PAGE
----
paul barrere, 1941-2019

Paul Barrere. Photo by Hank Randall.

I came to the music of Little Feat somewhat late in the game. The band’s reputation as a kind of hipster/hippie rock troupe from the West Coast, matching often whimsical narratives to rock melodies full of rough, rootsy authority, was already in place thanks to its first five albums. Two were cut as an initial quartet, the rest as a made-over, more richly orchestrated sextet that placed the vocals and guitarwork, each as sly and electric as the other, of Lowell George front and center.

Strict attention to the band, for me, took place after seeing it live for the first time in the spring of 1977, which roughly coincided with the release of its sixth album, “Time Loves a Hero.” Having appeared disconnected and, frankly, ill at the ’77 show at the University of Kentucky’s Memorial Coliseum, George was letting his hold on the Little Feat sound slip. The “Times Loves a Hero” music was slicker, jazzier and more open to the voices that would become de facto leaders of the band from that point on – guitarist Paul Barrere and keyboardist Bill Payne.

Barrere didn’t so such change the George approach as modify it. A wicked slide guitarist, as was George, he smoothed out the creases in the Little Feat sound. The album was still full of George-level wit in songs like “Old Folks Boogie” (which Barrere wrote) and “Keeping Up with the Joneses” (which he co-composed with George). Similarly, Barrere’s vocals were more relaxed, yet full of swampy, Southern-fried comfort – a curiosity given his California roots.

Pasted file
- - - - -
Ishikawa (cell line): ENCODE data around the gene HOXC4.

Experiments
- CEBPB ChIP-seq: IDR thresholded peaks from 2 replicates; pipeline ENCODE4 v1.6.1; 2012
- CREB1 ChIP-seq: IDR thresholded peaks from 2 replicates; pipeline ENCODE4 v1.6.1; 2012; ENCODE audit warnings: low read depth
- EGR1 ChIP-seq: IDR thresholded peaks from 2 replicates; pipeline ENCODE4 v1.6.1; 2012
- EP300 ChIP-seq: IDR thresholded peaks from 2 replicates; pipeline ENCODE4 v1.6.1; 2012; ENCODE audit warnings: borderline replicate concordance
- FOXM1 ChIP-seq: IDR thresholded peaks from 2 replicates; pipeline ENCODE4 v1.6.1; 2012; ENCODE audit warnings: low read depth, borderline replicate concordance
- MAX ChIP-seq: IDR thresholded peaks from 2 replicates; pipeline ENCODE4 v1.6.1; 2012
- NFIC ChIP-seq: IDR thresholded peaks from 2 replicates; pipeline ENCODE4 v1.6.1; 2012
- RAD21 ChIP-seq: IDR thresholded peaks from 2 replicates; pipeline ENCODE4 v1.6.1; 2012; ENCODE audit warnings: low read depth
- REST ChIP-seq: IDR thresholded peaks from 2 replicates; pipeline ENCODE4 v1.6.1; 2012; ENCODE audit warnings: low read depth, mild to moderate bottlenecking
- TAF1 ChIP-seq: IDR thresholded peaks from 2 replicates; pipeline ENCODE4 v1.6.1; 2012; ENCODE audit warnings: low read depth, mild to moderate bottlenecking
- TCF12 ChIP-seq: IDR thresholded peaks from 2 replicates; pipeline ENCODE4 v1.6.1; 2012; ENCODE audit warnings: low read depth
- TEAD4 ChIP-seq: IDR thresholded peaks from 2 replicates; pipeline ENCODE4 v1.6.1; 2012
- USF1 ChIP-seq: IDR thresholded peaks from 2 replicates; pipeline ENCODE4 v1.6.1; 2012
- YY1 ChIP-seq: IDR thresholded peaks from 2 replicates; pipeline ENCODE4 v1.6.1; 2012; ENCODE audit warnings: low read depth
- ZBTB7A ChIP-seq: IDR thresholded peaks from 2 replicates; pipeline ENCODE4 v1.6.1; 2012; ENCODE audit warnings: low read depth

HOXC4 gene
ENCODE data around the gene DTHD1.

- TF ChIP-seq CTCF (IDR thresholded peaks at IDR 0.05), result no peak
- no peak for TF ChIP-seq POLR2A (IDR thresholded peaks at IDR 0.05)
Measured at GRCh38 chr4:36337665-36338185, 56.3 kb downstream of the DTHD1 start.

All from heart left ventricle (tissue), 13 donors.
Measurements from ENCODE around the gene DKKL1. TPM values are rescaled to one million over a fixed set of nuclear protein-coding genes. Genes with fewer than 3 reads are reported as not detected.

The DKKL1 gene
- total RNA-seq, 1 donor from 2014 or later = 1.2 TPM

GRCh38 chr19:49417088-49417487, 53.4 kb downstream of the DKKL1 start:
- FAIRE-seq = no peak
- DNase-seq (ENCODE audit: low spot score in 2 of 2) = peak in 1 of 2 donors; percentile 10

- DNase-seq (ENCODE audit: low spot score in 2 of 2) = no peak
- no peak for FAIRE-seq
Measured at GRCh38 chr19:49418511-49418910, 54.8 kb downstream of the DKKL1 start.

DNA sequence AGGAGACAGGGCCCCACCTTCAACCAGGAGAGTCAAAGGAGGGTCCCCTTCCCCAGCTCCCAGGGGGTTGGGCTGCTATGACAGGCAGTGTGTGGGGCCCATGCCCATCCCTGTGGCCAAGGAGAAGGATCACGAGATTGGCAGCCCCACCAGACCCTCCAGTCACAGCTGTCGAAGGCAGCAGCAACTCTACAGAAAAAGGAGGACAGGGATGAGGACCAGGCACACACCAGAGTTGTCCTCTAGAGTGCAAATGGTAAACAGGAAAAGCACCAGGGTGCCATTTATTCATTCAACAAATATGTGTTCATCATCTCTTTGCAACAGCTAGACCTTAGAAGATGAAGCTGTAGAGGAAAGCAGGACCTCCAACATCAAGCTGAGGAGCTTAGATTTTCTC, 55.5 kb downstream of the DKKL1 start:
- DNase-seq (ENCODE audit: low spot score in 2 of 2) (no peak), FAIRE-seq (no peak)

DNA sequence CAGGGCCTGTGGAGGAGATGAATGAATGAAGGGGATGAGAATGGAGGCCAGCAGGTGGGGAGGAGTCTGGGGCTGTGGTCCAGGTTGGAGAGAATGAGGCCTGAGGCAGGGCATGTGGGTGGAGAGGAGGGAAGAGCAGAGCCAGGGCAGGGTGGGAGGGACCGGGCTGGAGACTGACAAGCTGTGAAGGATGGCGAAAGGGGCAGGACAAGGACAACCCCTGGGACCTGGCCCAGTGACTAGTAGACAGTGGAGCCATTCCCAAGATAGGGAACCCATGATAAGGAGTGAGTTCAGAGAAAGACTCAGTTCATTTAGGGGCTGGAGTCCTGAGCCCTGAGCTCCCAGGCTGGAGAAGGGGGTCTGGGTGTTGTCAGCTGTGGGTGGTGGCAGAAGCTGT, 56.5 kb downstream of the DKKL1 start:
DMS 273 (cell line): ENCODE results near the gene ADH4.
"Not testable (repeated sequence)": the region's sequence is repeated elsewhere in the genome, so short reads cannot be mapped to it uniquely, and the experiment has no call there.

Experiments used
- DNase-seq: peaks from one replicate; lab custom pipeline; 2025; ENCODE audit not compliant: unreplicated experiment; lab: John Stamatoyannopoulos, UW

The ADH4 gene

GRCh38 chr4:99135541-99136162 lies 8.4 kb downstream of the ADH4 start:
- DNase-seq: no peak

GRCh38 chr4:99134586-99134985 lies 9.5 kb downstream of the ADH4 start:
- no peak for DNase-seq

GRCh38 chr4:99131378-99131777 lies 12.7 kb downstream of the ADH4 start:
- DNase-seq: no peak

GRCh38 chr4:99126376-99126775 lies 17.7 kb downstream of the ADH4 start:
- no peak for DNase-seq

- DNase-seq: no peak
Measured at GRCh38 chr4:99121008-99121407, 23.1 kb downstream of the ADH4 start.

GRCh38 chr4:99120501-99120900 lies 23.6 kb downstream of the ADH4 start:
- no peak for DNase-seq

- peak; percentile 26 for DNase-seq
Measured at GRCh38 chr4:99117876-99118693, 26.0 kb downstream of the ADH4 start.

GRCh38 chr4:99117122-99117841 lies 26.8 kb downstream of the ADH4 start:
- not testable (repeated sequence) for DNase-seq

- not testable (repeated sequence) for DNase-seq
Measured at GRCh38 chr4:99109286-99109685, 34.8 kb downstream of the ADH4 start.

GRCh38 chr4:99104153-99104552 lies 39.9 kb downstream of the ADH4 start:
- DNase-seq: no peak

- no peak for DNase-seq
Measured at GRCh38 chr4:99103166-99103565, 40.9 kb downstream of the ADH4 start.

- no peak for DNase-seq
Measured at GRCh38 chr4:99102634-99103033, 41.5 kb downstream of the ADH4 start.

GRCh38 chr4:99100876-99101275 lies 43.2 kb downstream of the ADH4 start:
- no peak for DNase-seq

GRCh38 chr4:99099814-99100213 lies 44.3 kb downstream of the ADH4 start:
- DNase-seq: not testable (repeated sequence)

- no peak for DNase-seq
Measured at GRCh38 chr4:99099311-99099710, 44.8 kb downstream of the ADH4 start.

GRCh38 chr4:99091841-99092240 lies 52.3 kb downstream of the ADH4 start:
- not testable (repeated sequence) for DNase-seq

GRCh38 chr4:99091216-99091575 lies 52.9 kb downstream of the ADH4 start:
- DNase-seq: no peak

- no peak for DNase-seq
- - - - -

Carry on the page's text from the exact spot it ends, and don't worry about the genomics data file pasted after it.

George died in 1979 with Little Feat disbanding shortly thereafter. It reformed in 1988, with Craig Fuller, followed by Shaun Murphy, handling George’s vocal duties before they were eventually assimilated by Barrere. And so Little Feat has remained until today. While few of its post-George recordings caught lasting fire with fans (the 1988 comeback album “Let It Roll” being an exception), their live shows remained thrilling – a product of fusion-esque band dynamics, vintage rock and soul smarts and a performance stamina that remained undiminished until the years began taking their toll.

Drummer Richie Hayward died of liver cancer in 2010. Barrere was diagnosed with the same disease in 2015 following battles with Hepatitis C that began over two decades earlier. Barrere remained with Little Feat through this year, but opted out of a fall tour (that included a date at the Louisville Palace two weeks ago) to recover from medical treatments. He died yesterday at the age of 71.